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News from the Pacific Northwest

Legislature boasts five Native members

OLYMPIA, Wash. - Five Native members of the Washington state Legislature took office Jan. 8, giving the state one of the greatest numbers of Native state legislators in the United States.

Oklahoma has 18, Alaska and Montana each have nine, and New Mexico has six, according to the National Conference of State Legislatures.

Claudia Kauffman, Nez Perce, was the first Native woman elected to the state Senate in Washington history on Nov. 7. She is a Democrat representing Kent. She was named to the following committees: Consumer Protection and Housing; Early Learning and K - 12 Education; Economic Development, Trade and Management; and Transportation.

Kauffman has co-sponsored 49 bills, many of them related to education and transportation. One bill would require simple-majority votes to approve school levies and bond measures; another would establish a first peoples' language, culture and history certification program.

Don Barlow, Ottawa, was elected to his first term in the state House in November. He is a Democrat representing Spokane. He was named to the Education Committee, the Appropriations Subcommittee on General Government and Audit Review, and Health Care and Wellness.

Jim Dunn, Inuit, was elected to his fifth term in the state House. He is a Republican representing Battle Ground. He was named to the Housing Committee and the Appropriations Subcommittee on Education.

John McCoy, Tulalip, was elected to his third term in the state House. He is a Democrat representing Tulalip. He was named to the following committees: Technology, Energy and Communications; Agriculture and Natural Resources; Human Services; and Rules.

Jeff Morris, Tsimshian, was elected to his sixth term in the state House. A Democrat representing Mount Vernon, he is chairman of the Technology, Energy and Communications Committee, and a member of the Appropriations Subcommittee on General Government and Audit Review.

Morris leads multi-state group

MOUNT VERNON, Wash. - State Rep. Jeff Morris, Tsimshian, was elected by lawmakers from across the nation to chair the Council of State Governments - WEST.

Morris, a Democrat from Mount Vernon, was elected to the chairmanship in December 2006.

''Rising energy prices, connecting power grids and dealing with new communication technologies are all challenges the Western states need to address together,'' Morris said. ''[The council] is a great venue to talk about these issues and to share ideas.''

The council provides a platform for non-partisan, regional collaboration among the legislatures of the 13 Western states. It creates opportunities for legislators and staff members to share ideas and experiences with their colleagues.

''The north Puget Sound region is greatly affected by decisions made by other Western states,'' Morris said. ''I look forward to representing our unique community both in Olympia and at [the council].''

The council's membership is composed of the legislatures of Alaska, Arizona, California, Colorado, Hawaii, Idaho, Montana, Nevada, New Mexico, Oregon, Utah, Washington and Wyoming. Associate members include the Canadian provinces of Alberta and British Columbia, and the Pacific islands of American Samoa, the Commonwealth of the Northern Mariana Islands and Guam.

Delegates meet for Coast Salish Gathering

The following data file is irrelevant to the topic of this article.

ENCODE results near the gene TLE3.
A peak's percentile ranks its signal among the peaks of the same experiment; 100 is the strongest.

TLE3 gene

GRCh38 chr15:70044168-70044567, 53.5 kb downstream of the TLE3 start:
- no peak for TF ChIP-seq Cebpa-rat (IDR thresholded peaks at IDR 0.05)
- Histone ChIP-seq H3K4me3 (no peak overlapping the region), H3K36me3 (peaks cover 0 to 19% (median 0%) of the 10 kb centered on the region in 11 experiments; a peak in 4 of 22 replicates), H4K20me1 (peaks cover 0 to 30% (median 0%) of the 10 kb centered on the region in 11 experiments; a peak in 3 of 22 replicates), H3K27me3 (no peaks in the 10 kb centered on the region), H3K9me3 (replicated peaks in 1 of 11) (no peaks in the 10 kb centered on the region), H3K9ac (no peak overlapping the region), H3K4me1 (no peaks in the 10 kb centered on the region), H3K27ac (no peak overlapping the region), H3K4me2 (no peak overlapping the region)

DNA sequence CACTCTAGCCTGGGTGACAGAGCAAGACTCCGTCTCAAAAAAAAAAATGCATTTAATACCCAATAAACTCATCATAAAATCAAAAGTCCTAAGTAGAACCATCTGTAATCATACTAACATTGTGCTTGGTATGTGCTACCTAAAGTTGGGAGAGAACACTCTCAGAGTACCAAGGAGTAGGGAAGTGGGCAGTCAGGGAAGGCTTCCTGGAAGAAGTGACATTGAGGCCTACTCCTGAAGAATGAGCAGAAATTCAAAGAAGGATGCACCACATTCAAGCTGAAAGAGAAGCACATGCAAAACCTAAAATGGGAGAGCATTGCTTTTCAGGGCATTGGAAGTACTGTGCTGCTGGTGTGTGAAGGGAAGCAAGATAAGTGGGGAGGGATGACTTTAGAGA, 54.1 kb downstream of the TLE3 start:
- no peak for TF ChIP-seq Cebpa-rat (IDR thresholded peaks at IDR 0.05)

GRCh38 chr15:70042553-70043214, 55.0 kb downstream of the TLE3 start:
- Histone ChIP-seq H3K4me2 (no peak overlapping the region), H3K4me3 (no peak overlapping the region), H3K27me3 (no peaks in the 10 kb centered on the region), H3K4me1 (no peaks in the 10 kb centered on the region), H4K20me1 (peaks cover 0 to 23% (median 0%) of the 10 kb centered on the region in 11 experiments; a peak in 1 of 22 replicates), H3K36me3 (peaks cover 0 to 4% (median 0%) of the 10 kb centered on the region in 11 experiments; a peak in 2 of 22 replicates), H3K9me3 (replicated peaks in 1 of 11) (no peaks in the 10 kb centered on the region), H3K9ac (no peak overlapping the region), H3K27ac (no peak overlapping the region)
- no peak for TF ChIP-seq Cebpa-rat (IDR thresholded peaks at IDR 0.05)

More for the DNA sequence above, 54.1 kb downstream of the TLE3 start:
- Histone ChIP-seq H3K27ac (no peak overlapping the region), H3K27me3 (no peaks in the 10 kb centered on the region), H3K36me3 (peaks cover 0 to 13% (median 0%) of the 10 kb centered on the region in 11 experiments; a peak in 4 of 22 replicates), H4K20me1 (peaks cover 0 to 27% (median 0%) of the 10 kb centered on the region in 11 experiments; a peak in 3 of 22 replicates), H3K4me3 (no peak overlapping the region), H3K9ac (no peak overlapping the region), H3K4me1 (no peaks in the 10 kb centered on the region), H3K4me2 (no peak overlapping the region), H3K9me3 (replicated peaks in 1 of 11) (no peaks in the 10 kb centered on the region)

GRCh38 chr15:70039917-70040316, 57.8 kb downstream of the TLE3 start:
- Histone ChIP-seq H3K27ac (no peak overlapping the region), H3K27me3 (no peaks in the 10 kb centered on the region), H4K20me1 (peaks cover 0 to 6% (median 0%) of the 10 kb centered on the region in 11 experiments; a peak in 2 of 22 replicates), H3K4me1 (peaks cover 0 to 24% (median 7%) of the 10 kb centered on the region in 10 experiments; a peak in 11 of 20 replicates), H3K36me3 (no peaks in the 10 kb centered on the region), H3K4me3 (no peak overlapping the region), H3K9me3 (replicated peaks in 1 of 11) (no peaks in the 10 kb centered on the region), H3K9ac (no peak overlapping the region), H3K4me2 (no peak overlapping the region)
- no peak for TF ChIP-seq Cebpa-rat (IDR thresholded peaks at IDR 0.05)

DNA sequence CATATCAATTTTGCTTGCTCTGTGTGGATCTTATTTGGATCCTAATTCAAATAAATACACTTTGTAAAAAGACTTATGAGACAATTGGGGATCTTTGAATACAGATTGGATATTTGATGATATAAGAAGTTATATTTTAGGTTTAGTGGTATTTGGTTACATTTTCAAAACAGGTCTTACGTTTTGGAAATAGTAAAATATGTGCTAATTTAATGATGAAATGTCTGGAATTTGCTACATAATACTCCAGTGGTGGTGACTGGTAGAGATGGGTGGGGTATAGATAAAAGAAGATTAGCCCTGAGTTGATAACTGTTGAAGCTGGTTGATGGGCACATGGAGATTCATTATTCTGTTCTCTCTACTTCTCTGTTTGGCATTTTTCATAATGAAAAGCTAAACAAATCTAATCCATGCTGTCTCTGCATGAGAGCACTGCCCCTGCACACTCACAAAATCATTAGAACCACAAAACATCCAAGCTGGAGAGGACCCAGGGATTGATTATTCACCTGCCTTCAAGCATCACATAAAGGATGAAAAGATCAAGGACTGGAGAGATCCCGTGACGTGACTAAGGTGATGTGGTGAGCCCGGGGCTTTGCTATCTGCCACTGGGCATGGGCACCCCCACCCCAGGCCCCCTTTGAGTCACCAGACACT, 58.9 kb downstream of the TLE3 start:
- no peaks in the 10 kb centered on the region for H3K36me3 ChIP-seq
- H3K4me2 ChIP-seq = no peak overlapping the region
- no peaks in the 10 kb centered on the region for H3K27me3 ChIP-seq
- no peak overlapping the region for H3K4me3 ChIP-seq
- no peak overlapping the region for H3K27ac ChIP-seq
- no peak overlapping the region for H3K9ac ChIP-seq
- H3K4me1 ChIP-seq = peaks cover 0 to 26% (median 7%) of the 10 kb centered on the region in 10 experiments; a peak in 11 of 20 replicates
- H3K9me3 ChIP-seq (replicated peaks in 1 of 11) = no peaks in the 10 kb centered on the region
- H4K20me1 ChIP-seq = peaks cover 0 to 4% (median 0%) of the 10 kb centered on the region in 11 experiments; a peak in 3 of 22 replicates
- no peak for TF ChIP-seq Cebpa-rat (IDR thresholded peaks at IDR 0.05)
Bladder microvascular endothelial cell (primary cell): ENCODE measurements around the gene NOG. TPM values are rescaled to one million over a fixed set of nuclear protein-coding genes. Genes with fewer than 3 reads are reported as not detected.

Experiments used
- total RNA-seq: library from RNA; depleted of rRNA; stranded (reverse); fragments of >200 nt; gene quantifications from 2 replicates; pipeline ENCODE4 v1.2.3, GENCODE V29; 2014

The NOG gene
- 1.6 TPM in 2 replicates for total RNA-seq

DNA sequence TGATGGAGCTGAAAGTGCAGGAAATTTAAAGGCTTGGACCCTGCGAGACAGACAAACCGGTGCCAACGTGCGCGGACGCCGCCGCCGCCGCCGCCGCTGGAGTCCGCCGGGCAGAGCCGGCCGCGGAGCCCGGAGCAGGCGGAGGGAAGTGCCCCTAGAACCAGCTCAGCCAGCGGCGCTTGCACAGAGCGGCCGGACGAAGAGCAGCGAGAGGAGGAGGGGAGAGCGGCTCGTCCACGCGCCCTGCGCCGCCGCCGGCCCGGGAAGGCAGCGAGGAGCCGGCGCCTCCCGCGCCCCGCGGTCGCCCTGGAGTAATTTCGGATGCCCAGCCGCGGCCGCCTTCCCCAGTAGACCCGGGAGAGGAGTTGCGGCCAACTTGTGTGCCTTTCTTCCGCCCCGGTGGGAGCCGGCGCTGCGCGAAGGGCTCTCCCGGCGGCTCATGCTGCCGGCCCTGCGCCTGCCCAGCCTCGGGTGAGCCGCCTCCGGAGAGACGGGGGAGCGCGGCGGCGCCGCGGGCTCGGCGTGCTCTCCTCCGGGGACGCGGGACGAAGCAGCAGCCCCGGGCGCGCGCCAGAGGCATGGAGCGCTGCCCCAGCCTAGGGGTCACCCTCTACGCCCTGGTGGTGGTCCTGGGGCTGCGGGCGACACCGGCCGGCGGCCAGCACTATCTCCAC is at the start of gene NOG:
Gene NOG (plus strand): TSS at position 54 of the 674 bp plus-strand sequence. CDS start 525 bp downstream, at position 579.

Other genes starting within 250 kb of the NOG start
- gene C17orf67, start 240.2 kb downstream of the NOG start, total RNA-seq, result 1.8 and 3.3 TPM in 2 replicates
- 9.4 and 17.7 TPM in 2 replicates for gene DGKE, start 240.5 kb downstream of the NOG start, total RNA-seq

DUNCAN, British Columbia - Hundreds of Coast Salish leaders from the United States and Canada will gather in the Cowichan Longhouse and Si'em Le Lum Gymnasium for the second Coast Salish Gathering, Jan. 24 - 26.

Representatives of the U.S. Environmental Protection Agency and Environment Canada are expected to join this year's delegates in discussing possible policies to protect the region's rich marine diversity and other diminishing resources. Delegates say these resources - essential to sustaining the cultures, economies and homelands of tribes in western Washington and First Nations in British Columbia - are under significant pressure from population growth, industrial expansion and climate change.

''As leaders and protectors of our shared homeland, we strive to establish a policy dialogue that will generate actions to ensure the protection of our shared ecosystems. We need a vision for the future,'' wrote Lisa Shaver, president of the Hul'qumi'num Treaty Group Board of Directors, and Cowichan Chief Harvey Alphonse.

Search intensifies for runaway Colville girl

UNION GAP, Wash. - The National Center for Missing and Exploited Children is assisting in the search for a 15-year-old Colville girl believed to have run away from home June 10.

Family members say Kirstie Roxanne Grunlose has not been heard from or seen since she left her aunt's house after a dispute with a cousin. Her aunt, Diane Grunlose, said the family initially believed Kirstie was headed to her mother's house in the Portland, Ore., area, but seven months have now passed since Kirstie was last seen.

The aunt said Kirstie was upset because of her mother's impending move to California. Kirstie was going to live with her grandparents in Nespelem and attend Paschal Sherman Indian School, the aunt said.

A Union Gap police detective said Kirstie had had ''computer contact with a male, possibly a boyfriend.'' The detective said Kirstie does not have a history of running away. A poster issued by the national center stated that Kirstie ''may be with a male companion. They may have traveled to Oregon.''

The national center considers Kirstie an ''endangered runaway.'' She is described as 5 feet, 5 inches tall, 135 pounds, brown hair and green eyes. Her nickname is Kirstie Bear.

Anyone with information about Kirstie should call (800) THE-LOST.

Richard Walker is a correspondent reporting from San Juan Island, Wash. Contact him at